Similar to other keyed hash functions, BLAKE2 necessitates a key in addition to the message to be hashed, thereby enhancing the overall security of the hash function by providing an extra layer of protection against attacks. Furthermore, BLAKE2 can generate hash values of varying lengths, offering a wider range of options for implementation.
In cryptography and digital signatures, the hash value of a message is utilized to authenticate its origin and integrity, and this hash function is widely used for this purpose. The hash value functions as the message’s digital signature in various scenarios, permitting a foolproof verification of its authenticity and integrity before, during, and after transmission.
In terms of accessible hash algorithms, BLAKE2 is regarded as one of the fastest, making it a desirable choice for high-performance computing and large data processing where every second counts.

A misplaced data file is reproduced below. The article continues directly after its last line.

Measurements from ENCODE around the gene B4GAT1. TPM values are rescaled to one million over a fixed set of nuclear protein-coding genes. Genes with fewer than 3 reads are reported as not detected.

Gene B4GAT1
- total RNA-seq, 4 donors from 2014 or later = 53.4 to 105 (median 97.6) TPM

A European substitute for vulnerable hash methods such as MD5 and SHA-1 is the RIPEMD family of hash functions. Various RIPEMD implementations produce hash values of differing lengths, with RIPEMD-160, RIPEMD-256, and RIPEMD-320 being a few examples.
To authenticate digital signatures and guarantee data integrity, cryptographers often employ RIPEMD as a hash function. As the RIPEMD hash value serves as a digital signature of the message, it can be utilized by the recipient to confirm that the message was transmitted in its unaltered form and has not been subjected to tampering.
One of the most remarkable qualities of RIPEMD is its resistance against attacks. The hash function exhibits fortitude against several assaults, including collision attacks and preimage attacks. It is optimal for applications where security is of paramount concern, such as confidential communication and financial transactions.